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This post was actually written by Steve McConnell who is currently on vacation in a little country that gave Jay Gatsby an award for military heroism.  So where in the world is Stevie Mac?


Any day now you might be getting your piece of the settlement proceeds in the Ticketmaster class action litigation, which has been banging around since 2003.  The complaint alleged that the fee labels were misleading. Maybe everybody already suspected that the “convenience” fee (a misnomer if ever there was one) was a profit center, but the plaintiffs alleged that order processing and delivery fees were, too – that they had little to do with, er, order processing or delivery.  The proposed settlement would offer roughly $400 million in credits to 50 million ticket buyers.   But the defendant estimates that the settlement would cost it only $35 million, because of the low participation rate in class action settlements.  Meanwhile, the plaintiff lawyers are seeking $15 million in fees, along with up to $1.5 million in expenses.  The math speaks for itself.

The same day that we read about the Ticketmaster settlement, we read Judge Posner’s opinion that rejects – actually hammers – a proposed settlement of the Pella windows litigation.  Posner called the settlement “scandalous,” pointing out plaintiff counsel’s conflicts of interest and challenging the valuation of the settlement.  Judge Posner did some math on his own, and concluded that the purported $90 million settlement was more likely to be something on the order of $1 million.  It is a judicial beat-down.

Then, as if to prove the old adage about everything coming in 3’s, we got a peek at a forthcoming article in the NYU Law Review, “Judging Multidistrict Litigation” by Georgia Professor Elizabeth Chamblee Burch.  Professor Burch argues that federal judges, lacking the broad powers granted them in administering Rule 23 class actions, improvise tools to usher MDLs toward settlement.  That is an important trend because there are fewer class actions (especially in the drug and device area) and more MDLs, and because, as Burch quotes Judge Weinstein, “Federal judges tend to be biased toward settlement.”  Yeah, we’ve noticed that.

Burch contends that MDL judges facilitate settlement by appointing repeat players to plaintiff law firm leadership positions, and she has the statistics to prove it.  Burch also contends that repeat players’ financial, reputational, and reciprocity concerns lead to collusive deals, minimal dissent, and iffy client service.  The fee issue is  interesting. Judges play a role in compensating plaintiff lawyers.  Lead lawyers get more fees.  Burch says that class action fees average around 20%, while MDL plaintiff lawyers do their best to get the fees into the neighborhood of 33%.  Judges can try to rein the fees in, but sometimes the parties contract around the judge.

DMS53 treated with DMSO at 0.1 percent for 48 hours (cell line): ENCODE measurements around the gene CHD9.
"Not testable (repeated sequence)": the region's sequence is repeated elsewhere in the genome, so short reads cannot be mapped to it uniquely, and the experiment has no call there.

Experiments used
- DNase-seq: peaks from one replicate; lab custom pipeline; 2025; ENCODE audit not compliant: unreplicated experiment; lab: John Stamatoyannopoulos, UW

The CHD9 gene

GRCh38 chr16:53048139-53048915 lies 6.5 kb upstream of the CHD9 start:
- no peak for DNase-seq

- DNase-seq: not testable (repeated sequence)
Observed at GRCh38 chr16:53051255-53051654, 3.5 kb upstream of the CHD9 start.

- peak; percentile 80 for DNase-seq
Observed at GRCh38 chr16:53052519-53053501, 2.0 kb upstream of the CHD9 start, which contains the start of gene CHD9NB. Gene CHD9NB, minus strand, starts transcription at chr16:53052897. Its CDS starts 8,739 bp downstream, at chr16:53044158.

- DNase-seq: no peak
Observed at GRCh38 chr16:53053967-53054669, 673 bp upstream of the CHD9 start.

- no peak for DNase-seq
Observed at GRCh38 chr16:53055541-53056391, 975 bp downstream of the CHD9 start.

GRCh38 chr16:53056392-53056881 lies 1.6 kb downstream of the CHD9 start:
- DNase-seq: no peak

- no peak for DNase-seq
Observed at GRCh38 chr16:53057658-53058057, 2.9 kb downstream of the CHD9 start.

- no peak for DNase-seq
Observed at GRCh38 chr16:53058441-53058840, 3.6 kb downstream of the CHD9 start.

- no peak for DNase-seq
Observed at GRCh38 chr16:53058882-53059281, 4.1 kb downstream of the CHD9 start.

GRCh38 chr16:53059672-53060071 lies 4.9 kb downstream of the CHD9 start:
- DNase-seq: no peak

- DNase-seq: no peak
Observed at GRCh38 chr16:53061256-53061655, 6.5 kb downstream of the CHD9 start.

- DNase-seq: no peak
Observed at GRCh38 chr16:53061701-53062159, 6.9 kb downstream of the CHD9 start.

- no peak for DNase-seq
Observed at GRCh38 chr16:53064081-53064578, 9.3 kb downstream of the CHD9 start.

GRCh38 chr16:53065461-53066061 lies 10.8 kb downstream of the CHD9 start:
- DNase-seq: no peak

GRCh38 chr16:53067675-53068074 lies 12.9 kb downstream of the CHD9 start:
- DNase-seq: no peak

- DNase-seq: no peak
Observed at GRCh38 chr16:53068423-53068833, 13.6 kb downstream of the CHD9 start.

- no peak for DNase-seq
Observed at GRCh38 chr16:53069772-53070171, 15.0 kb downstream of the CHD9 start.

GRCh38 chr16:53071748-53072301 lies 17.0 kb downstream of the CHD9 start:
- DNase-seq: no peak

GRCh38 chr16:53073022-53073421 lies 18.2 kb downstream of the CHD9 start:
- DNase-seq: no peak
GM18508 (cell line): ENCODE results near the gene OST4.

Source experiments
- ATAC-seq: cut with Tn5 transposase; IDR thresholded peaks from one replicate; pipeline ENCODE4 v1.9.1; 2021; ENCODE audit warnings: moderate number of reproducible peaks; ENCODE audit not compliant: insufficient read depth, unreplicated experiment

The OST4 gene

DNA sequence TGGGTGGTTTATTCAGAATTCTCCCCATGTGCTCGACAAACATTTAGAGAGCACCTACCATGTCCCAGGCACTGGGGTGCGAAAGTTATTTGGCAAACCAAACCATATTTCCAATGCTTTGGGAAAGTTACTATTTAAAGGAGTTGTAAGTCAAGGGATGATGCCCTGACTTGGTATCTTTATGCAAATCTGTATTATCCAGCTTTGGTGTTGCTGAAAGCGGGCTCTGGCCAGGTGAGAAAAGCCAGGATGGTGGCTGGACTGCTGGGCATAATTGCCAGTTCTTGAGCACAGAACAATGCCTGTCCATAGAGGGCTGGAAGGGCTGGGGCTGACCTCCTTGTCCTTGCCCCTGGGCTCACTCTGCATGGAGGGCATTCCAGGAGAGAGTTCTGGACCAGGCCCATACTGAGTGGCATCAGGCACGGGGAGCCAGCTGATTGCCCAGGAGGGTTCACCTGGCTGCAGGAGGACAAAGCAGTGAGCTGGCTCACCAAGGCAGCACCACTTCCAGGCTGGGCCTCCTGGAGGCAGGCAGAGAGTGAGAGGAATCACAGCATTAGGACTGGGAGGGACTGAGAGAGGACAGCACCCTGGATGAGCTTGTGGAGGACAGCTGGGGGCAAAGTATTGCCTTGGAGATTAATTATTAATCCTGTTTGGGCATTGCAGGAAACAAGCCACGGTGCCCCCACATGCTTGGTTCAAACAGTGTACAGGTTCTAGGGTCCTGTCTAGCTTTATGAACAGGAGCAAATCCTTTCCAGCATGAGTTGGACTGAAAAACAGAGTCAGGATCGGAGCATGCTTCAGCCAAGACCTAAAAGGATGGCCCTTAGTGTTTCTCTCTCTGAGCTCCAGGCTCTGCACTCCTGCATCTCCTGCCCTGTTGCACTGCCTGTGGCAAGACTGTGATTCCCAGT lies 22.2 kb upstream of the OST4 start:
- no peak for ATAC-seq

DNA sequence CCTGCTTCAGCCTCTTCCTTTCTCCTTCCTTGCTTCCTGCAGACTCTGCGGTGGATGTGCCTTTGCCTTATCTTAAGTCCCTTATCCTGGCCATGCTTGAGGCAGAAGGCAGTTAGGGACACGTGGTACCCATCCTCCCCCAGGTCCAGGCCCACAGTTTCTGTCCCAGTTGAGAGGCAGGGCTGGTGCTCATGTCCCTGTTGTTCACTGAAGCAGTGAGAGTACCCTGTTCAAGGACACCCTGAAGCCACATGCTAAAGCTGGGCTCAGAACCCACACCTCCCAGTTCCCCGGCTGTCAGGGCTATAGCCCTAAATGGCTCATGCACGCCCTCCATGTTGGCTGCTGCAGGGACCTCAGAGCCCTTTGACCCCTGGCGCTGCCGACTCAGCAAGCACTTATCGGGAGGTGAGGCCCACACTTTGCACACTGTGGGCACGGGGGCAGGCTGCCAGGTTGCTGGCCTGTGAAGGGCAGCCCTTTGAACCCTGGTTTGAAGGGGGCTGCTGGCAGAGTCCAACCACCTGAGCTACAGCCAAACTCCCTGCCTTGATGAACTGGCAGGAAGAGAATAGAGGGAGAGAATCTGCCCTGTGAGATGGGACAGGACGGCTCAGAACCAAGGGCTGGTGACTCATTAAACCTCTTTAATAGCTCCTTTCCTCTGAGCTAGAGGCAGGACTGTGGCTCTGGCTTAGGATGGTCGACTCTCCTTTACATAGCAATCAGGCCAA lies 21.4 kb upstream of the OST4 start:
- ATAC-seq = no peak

As with most law review articles, we find the descriptive part more interesting than the prescriptive part.  Burch argues that judges should appoint plaintiff lead firms with “cognitive diversity,” and that fees be apportioned on a quantum meruit basis. We have little idea how that would work out.  But when Burch argues in favor of third-party financing, that’s where we throw up our hands.  If you think that litigation settlements are fraught with ethical peril, wait until you get a look at third-party litigation financing.  Let’s just leave it at this: Third party litigation financing is an interesting business with interesting characters.   Think Damon Runyon.

It is hard for us to comment on these settlement issues as colorfully as we might like, since many of our clients are forced to engage in the settlement game.  The ink is barely dry on the complaint before some plaintiff lawyer volunteers to fly up for a visit, with a Robb Report in one hand and a settlement grid in the other. Every once in a while a client gets disgusted with the process – sort of like when George Bailey wipes off his palm after shaking hands with Mr. Potter in It’s a Wonderful Life – and orders us to try cases.  Even Ralph Waldo Emerson once said that gunpowder sometime smells good.  We don’t mean to criticize settlements per se.  Like most lawyers, we’ve read what Abraham Lincoln said in favor of settlements. The realities are undeniable. The first time we were called in for jury duty we found ourselves in a huge bullpen room.   We knew we were never actually going to serve as a juror; being a former prosecutor and current corporate defense attorney made us desirable to precisely nobody.  The presiding judge came in and delivered a civic duty speech. He told us not to get discouraged if we served on a case that settled before we could deliberate.  Something like 92% of cases settled, and if that percentage dropped even just one point the court system could not handle it.  It is rational for judges to favor settlements.  The problem is when judges distort their decisions solely to strong arm settlements.  Meanwhile, a corporate defendant has to deal with these same realities.  A settlement might look rotten, but it might simply be a rational response to a rotten reality.